Blood agar haemolysis test is used to determine the haemolytic ability of some pathogenic microorganisms including Streptococcus pneumoniae, Staphylococcus aureus and Micrococcus species. Some pathogenic bacteria are capable of expressing some specific exotoxins known as haemolysin – which reacts as antibodies homologous to the surface antigens of red blood cells (erythrocytes). This phenomenon allows these organisms the exceptional ability to lyse erythrocytes in blood culture media, and this can serve as basis for their identification in the microbiology laboratory.

Pathogenic microorganisms produce three (3) different types of haemolysis on blood agar culture media: alpha (α) haemolysis, beta (β) haemolysis and gamma (γ) haemolysis. Alpha haemolysis is a partial lysis of red blood cells (RBCs), and this is seen in the cultures of Streptococcus mitis and pneumoniae which both show a green-opaque colony on blood agar plates. Beta haemolysis is a complete lysis of RBCs, and it is mostly seen with cultures of Streptococcus pyogenes, Staphylococcus aureus and Streptococcus agalactiae. In β-haemolysis, a clear zone normally surrounds the bacterial colony. Gamma haemolysis produces no clear-cut lysis of RBCs, and the bacterial colonies are normal-looking colonies because no haemolysis occurred. Micrococcus species and Staphylococcus epidermidis are typical examples of γ-haemolytic bacteria.


  1. Blood agar haemolysis test is carried out on nutrient agar modified by the incorporation of 5 % oxalated or defribinated blood (from horse, sheep, and rabbit or ox blood) and 1 % sodium chloride.
  2. Prepare and sterilize nutrient agar medium according to the manufacturer’s instructions.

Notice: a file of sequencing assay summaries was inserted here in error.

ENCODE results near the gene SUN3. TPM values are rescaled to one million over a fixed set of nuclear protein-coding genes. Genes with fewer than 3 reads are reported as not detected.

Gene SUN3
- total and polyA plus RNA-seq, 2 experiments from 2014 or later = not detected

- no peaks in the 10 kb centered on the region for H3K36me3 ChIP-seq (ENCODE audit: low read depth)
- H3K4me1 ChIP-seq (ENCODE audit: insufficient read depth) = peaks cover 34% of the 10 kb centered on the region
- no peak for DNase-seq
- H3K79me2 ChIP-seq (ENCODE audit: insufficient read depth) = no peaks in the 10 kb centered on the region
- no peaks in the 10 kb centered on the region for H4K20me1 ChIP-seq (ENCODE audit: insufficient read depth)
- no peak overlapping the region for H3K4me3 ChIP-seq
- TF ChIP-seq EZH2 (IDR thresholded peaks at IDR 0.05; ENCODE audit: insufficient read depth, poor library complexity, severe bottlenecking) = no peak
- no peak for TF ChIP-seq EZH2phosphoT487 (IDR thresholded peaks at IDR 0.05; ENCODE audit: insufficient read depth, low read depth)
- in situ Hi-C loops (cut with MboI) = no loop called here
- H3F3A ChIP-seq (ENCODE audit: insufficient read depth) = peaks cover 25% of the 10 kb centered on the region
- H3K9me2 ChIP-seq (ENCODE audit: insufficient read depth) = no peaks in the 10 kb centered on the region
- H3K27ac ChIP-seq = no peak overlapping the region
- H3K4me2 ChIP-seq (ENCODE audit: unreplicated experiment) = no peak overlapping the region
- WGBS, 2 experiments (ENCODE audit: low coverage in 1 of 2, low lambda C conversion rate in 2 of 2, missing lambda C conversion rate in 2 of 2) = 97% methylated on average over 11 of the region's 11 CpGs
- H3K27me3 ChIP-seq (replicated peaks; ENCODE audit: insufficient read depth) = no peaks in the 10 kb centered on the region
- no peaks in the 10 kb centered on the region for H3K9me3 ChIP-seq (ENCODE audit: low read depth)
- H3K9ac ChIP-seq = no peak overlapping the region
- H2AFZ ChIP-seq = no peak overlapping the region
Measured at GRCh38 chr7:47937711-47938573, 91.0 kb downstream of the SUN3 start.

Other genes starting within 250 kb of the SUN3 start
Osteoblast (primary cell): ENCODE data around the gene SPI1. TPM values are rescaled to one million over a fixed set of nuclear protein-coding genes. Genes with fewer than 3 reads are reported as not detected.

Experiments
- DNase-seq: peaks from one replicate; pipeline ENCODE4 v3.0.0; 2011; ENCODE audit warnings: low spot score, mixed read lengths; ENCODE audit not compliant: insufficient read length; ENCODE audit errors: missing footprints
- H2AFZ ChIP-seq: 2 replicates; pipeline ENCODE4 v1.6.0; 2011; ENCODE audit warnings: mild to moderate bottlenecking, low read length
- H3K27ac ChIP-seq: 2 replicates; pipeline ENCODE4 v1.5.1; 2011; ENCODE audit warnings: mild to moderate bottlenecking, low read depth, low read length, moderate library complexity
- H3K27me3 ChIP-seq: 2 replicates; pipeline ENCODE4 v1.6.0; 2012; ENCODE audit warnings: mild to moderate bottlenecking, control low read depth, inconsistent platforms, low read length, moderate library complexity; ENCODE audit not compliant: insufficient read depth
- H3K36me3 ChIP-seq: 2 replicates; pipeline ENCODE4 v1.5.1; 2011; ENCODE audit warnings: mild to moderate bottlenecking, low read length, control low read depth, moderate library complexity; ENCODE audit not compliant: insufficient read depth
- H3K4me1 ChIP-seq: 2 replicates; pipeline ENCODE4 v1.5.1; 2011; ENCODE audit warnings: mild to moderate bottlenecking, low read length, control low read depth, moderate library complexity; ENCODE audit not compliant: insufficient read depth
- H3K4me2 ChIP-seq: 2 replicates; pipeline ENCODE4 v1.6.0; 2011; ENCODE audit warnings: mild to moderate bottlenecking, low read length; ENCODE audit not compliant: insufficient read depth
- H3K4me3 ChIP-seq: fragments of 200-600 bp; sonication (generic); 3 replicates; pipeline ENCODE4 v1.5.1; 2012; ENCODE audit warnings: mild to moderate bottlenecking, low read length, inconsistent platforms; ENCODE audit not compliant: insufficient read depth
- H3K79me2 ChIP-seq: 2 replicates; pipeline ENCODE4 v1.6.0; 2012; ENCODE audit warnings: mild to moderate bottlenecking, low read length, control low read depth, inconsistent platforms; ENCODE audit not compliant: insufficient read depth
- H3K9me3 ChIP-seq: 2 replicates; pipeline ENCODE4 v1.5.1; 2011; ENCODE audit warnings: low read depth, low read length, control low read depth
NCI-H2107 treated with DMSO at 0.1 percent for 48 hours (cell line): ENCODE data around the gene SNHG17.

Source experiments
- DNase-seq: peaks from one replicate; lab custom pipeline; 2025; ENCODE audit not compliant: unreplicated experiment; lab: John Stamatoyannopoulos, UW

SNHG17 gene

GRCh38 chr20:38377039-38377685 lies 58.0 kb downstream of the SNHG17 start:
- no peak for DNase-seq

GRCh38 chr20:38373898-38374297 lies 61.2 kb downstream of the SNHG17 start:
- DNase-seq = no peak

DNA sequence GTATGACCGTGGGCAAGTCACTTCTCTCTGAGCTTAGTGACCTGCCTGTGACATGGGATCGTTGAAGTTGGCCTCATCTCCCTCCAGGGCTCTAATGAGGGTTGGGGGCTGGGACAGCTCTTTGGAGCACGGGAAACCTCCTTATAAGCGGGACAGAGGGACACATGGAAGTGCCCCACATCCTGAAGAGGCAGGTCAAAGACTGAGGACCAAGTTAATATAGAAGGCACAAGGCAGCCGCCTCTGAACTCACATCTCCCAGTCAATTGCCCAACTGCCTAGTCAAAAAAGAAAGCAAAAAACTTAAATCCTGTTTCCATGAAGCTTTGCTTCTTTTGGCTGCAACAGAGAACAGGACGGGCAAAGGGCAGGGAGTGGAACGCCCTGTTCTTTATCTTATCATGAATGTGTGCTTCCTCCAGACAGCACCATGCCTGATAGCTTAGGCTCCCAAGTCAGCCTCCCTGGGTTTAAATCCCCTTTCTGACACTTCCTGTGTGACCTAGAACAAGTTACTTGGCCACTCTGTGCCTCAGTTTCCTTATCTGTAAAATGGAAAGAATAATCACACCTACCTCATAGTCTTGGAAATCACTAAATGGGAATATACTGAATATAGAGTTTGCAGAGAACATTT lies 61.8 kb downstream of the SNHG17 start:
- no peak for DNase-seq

3. After sterilization, liquefy agar medium by warming in a water bath at 50o
  4. Add 0.5-10 ml of defribinated blood to the nutrient agar media and mix thoroughly by rotation or inversion of the flask containing the prepared medium.
  5. Aseptically pour sterile blood agar medium into Petri dish(s), and allow on the workbench to solidify.
  6. Aseptically inoculate the test bacteria on the prepared blood agar plate and incubate plate(s) at 37oC for 18-24 hrs.
  7. Observe plate(s) for the presence of haemolysis (α, β, or γ).

Illustration of different types of haemolysis caused by bacteria


Cheesbrough M (2006). District Laboratory Practice in Tropical Countries. 2nd Cambridge University Press, UK. Pp. 178-187.

Willey J.M, Sherwood L.M and Woolverton C.J (2008). Harley and Klein’s Microbiology. 7th ed. McGraw-Hill Higher Education, USA.

Woods GL and Washington JA (1995). The Clinician and the Microbiology Laboratory. Mandell GL, Bennett JE, Dolin R (eds): Principles and Practice of Infectious Diseases. 4th ed. Churchill Livingstone, New York.

World Health Organization (1993). Laboratory Biosafety Manual, 2nd edn. Geneva: WHO.

World Health Organization (2003). Guidelines for the Safe Transport of Infectious Substances and Diagnostic Specimens.  WHO/EMC/97.3. Geneva: WHO.

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